Learn to use Firebase with React Native

Nov 26, 2019
hackajob Staff

Hello to all of our new and existing readers! If you’re climbing up the ranks of all-things React Native, you know that you’ll inevitably need to have a database in the cloud. Whilst you can deploy an application using Heroku or various AWS services, at hackajob, we believe that Firebase is one of the easiest and most documented platforms to integrate with any app.

It’s crucial to note that Firebase isn’t just an online database for applications and includes lots of other features, such as cloud hosting, storage, analytics and authentication. For databases in particular, Firebase offers two options: Realtime Database and Firestore. In this tutorial, you’ll be using the Realtime Database option.

The app you’ll be creating today will feature a to-do list with all four CRUD options: Create, Read, Update and Delete. Because the app will be a single page application with a Firebase connection, you won’t be managing the authentication in this case.

Creating an App

In the first part of this tutorial, you’ll be working on the app itself. All functions will be mocked.

Start by creating the app:

react-native init todoApp && cd todoApp

You won’t be working in the ‘App.js’, so make a new file and name it ‘Home.js’. You’ll be using hooks so if you aren’t familiar with them yet, make sure to check out our tutorial before going any further.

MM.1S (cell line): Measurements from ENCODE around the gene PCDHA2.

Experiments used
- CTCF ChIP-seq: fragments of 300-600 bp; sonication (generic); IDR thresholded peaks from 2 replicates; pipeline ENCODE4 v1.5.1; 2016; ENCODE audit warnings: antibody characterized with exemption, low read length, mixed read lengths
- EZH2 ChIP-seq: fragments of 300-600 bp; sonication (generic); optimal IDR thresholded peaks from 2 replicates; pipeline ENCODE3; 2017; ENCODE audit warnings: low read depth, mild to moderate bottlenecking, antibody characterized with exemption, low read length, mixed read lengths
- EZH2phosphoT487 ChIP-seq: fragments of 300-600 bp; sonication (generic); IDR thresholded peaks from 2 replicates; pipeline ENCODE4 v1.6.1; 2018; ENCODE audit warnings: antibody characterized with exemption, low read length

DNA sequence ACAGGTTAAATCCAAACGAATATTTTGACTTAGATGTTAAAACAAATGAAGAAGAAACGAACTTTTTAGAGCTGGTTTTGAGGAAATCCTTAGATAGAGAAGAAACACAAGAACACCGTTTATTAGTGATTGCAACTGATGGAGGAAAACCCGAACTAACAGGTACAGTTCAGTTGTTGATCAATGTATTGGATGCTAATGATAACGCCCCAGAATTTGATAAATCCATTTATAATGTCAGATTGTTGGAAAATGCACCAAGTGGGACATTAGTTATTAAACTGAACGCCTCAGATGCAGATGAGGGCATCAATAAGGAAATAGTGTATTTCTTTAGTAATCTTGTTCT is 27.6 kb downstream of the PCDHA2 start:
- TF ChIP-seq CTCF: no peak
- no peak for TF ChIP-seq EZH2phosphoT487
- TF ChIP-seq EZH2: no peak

Edit ‘App.js’ to import the ‘Home’ and show it:

In ‘Home’ you’ll have a button at the bottom of the page with an ‘add’ option that’ll open a modal within the input field. Your screen will now be divided into two sections: ‘List’ and ‘Button’. To add a new task, the button will set the visible modal state to ‘true’ and your modal will then appear.

It’s time to add your modal component (which will have an input field to add new tasks). Here, you’ll have a new state titled ‘newTask’ as well as an additional array of tasks.

Inserting a Task

Remember that in this part of the tutorial, you’ll only work in the ‘states’ and will use some mocks to fake your connection with Firebase.

Your task object will be something like this:

{id: firebase returned key, task: ‘string’, done: boolean}

Note that you won’t have the Id in the first instance because it’ll be returned right after the insert.

Listing Tasks and FlatList

In this next step, you’ll only fill your list with some fixed values:

When the application starts, you’ll use ‘useEffect()’ to fill your tasks.

To show your tasks, use the ‘react-native-elements ListItem’ component and execute the following commands in your terminal:

npm i react-native-elements --save  

npm i react-native-vector-icons —save

react-native link react-native-vector-icons

Import the ‘ListItem’ and ‘FlatList’ components:

Declare the ‘renderItem’ function as well as the ‘extractKey’:

Use the ‘FlatList’ component inside the ‘List’ section in the app:

How to Update a Task (and set it to ‘done’)

You’ll use a ‘normal press’ to set your task to done, as well as a ‘long press’ to delete it:

Remember to update the ‘onPress’ props in ‘ListItem’.

Deleting a Task

In the first instance, you’ll use an ‘array filter’ to remove your component:

In its current state, your app should look like so:

This is the end of part one of this tutorial. In part two, you’ll be learning how to create a Firebase application and connect it with your app.

Like what you’ve read? Be sure to take a look at our other React Native tutorials.